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Okay! Wednesday the 3rd of October was the last day of radiation. I got this weird mask just in time for Halloween. But it freaks out the dog. So I probably won’t wear it — or not often, anyway (I did. backwards – -so I was ‘two-faced’ for Halloween). For five weeks, every week day, from August 23rd to October 3rd, I finished work on time (that never happens…) and got to the Cancer Agency just a bit late to lie on a metal bed to get my brain zapped. it was a very trippy experience. The radiologists and techs were really efficient and friendly. They asked me when my birthday was every time. One time I asked them if they wanted to know what I wanted for my birthday.

A unicycle. and lessons. I think it would be great to learn how to ride a unicycle, good for my balance and core strength AND brain function. When I told the two young women who were the team about that, they were very interested. Thought maybe we could make up spin classes, but with unicycles. “Could be our ticket out” I said.

Su’s always going on about some weird thing being “our ticket out”. I sometimes make this great liver dish with carmelized onions, apple and balsamic reduction. “that could be your ticket out” she said once. Her son makes amazing sour dough bread. He also is a carpenter and makes workout things out of ropes and carbiners. He has many tickets out.

Su’s ticket out is her habit of collecting Harris Tweed coats from thrift stores and re-purposing them. cutting them down to women’s sizes and shapes, making vests or cuffs from them. Other things, too, related to fabrics. She’s got an eye for beauty.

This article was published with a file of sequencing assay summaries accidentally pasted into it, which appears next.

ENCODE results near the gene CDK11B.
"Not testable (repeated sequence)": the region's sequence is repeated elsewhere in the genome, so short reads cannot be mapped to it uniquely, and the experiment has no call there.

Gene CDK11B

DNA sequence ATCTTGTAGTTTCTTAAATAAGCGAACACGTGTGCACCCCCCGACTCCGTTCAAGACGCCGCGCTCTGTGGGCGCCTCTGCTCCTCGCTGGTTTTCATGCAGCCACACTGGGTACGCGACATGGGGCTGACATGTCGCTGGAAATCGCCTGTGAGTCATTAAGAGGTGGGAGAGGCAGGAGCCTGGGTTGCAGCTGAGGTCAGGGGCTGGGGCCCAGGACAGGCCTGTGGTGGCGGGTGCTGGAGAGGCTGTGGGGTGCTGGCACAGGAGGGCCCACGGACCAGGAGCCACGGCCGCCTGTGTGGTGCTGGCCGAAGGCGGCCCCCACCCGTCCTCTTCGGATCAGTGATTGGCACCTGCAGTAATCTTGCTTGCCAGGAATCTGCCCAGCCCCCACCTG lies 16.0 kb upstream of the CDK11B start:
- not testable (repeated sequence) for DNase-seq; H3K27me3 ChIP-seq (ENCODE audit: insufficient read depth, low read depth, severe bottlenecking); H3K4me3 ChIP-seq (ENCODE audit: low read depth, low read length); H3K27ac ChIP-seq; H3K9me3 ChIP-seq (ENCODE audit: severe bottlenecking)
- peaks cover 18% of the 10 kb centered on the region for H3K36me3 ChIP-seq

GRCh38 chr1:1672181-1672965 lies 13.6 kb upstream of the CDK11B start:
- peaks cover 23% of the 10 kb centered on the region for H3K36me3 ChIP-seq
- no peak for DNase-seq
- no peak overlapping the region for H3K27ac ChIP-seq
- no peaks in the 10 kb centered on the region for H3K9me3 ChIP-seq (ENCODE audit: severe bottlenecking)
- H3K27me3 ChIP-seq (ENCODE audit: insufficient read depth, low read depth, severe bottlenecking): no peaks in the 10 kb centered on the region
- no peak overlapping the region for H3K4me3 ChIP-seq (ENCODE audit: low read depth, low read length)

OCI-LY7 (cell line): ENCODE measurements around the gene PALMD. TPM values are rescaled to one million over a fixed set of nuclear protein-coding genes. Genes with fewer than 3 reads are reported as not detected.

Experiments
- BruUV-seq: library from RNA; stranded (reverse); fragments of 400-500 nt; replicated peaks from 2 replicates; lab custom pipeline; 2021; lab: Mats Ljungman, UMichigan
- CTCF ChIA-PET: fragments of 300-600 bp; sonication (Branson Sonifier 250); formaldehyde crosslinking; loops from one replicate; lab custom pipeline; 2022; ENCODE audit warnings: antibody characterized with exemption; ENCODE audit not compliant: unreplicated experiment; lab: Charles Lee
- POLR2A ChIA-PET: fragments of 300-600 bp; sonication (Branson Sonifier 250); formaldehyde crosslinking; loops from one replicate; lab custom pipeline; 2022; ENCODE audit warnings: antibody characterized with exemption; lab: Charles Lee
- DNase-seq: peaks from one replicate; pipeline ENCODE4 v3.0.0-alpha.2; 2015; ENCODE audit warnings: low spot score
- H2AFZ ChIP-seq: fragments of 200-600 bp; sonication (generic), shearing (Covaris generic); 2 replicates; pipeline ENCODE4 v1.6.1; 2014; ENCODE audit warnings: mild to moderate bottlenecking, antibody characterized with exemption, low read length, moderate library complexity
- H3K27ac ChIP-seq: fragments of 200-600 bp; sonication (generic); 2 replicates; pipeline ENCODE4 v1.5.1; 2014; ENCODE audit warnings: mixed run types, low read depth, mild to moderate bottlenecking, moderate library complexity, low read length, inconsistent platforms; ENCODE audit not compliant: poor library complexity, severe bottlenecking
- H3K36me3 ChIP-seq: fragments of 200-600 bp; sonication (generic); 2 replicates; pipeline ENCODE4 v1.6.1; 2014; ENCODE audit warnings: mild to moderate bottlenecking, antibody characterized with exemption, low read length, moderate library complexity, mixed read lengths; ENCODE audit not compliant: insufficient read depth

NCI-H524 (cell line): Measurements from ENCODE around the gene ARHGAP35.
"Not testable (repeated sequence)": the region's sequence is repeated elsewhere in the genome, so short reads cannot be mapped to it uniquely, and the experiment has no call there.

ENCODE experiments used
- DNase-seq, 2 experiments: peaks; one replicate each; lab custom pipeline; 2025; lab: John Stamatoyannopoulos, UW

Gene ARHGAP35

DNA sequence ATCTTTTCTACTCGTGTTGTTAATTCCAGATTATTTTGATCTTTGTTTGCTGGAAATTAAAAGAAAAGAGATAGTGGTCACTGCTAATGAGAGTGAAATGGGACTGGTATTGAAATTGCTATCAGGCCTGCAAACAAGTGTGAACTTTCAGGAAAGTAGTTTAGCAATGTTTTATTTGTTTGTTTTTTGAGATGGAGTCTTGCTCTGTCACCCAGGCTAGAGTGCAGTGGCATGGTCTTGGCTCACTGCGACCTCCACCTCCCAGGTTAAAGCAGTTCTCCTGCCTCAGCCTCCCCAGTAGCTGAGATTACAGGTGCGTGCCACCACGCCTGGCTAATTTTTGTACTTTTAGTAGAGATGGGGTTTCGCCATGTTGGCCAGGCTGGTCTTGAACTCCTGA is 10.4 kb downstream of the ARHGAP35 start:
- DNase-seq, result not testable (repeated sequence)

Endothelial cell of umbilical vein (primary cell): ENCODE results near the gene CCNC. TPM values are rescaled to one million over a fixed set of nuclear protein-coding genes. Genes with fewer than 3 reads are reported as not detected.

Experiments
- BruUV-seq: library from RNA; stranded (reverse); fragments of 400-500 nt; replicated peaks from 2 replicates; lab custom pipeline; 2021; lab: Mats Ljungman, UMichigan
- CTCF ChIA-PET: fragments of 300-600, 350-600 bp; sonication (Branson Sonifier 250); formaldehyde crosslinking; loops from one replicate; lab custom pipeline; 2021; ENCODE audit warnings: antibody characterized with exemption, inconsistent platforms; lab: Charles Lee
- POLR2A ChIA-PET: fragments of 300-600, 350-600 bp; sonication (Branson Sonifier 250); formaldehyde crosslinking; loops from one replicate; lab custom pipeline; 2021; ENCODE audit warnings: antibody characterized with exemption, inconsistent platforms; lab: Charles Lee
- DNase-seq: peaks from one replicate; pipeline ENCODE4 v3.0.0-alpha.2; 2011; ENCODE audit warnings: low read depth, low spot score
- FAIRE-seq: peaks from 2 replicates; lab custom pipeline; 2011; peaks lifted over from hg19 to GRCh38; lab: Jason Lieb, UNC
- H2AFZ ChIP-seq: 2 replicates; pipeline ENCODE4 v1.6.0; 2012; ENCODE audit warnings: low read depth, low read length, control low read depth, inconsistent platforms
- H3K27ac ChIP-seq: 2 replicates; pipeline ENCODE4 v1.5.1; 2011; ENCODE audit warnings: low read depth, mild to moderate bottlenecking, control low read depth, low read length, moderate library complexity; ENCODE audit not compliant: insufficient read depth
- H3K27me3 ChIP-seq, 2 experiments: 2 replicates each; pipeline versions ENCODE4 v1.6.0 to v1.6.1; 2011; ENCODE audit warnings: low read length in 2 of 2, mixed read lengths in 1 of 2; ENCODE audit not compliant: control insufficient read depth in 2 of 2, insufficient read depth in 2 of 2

Where is “out”, though? And what if, instead of “out”, some of these pursuits could be our ticket “in”? Uh-oh.

Okay. As usual, it is now many days after I began this post. I’ve a cold today. Feel terrible. But never mind, I’ll be okay soon. There’s a bug going around work. I work in a residential addictions treatment centre. And recently, early in the summer, I moved from the women’s floor to a men’s floor. Now I work with ALL men. Imagine that.

Alright. Jeez. Now it’s more than a week since i left off. More than a week — a lot of change, started chemo on the 17th of October, that was interesting. I think i’m making up more symptoms than I have. You know how that is sometimes? Am I tired because of the drugs or because i’m not sleeping because i wake up worried about the drugs or because i’m just normal and have to pee a few times a night at my age now?

This whole chemo thing is weird. I almost feel as if I’m making it all up. I don’t have any symptoms from the brain tumour. No headaches, no seizures, no wonky motor function — nothing i can perceive. But I’m radiated now, (and have a bald spot to prove it), and I’m getting chemotherapy (which will probably NOT cause any hair loss). So there must be something going on up there. Well, of course there is. It IS my brain, after all. There’s some storms a-brewin’! the thing that keeps bugging me though is, it kinda feels as though i’m making this whole thing up.